Most kids have no problem with the static electricity created from sliding down plastic slides. For children with cochlear implants it's more complicated, though.
The static can shut down the cochlear implant instantly. Cochlear implants were first introduced in the 1980s and have always had problems with static electricity.
In the beginning, they could be shut down by simply putting on a sweater. Now they are more stable, but they can still shut down with static from slides and balloons.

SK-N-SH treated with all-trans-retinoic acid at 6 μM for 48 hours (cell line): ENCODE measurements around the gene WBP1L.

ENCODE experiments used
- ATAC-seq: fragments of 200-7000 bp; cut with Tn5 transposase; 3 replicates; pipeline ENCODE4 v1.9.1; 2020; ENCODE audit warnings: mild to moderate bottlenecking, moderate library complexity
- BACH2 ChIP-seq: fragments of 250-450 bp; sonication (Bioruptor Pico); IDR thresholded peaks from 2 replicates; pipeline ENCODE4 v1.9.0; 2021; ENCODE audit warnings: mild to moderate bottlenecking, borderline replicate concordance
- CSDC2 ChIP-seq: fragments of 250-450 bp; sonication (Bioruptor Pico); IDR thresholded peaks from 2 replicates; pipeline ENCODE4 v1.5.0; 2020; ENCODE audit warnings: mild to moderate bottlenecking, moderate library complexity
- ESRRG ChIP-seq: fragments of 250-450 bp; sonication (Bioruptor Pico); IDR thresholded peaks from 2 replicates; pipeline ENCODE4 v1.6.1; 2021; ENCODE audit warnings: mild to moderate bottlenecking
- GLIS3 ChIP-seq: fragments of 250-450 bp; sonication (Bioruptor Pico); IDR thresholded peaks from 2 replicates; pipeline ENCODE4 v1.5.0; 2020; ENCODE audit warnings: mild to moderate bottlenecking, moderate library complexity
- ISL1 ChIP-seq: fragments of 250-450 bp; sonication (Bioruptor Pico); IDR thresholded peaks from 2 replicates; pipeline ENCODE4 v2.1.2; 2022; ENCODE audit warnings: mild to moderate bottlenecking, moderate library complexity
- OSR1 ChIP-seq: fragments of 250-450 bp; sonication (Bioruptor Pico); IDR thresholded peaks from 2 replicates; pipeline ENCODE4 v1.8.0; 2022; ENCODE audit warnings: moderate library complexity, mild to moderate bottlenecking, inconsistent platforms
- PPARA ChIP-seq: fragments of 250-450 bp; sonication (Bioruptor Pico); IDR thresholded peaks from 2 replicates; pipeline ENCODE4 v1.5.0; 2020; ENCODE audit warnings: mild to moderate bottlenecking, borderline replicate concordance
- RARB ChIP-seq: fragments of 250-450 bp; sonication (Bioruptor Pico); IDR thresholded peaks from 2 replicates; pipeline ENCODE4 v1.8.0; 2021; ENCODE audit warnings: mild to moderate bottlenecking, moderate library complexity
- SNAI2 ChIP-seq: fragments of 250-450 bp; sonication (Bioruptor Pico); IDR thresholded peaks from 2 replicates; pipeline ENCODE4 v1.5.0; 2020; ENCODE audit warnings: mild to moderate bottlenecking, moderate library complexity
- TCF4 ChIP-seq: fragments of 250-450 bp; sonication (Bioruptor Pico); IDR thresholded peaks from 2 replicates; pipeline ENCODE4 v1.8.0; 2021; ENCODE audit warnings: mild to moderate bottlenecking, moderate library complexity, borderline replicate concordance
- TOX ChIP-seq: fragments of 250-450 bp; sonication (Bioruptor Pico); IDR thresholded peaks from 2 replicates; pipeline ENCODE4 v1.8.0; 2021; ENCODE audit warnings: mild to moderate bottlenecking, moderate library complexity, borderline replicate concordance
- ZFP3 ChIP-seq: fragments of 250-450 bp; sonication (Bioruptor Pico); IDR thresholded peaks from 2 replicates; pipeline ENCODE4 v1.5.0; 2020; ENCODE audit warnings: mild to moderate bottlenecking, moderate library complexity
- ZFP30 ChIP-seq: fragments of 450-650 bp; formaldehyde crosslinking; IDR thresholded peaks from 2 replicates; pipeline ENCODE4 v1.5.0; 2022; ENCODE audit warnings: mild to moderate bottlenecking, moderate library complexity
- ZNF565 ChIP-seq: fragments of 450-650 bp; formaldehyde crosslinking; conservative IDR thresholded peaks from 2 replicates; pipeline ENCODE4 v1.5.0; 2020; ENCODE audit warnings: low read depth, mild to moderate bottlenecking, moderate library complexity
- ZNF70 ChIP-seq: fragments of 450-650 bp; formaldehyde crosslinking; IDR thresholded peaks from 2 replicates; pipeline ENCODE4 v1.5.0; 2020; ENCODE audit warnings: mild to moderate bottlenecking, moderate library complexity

When the cochlear implant is shut down it costs $1,000 to be restored. It can also take days to get it done, leaving the child deaf for days.
A group is researching the amount of static produced by going down a slide and received a $25,000 Federal Grant. A company in Missouri that is developing anti-static coating for the Navy is seeing if their product will work on slides.
They believe that they could produce it for slides at an affordable price. Metal slides aren’t terribly helpful even though they don’t produce static, because they get too hot to slide down in warm weather.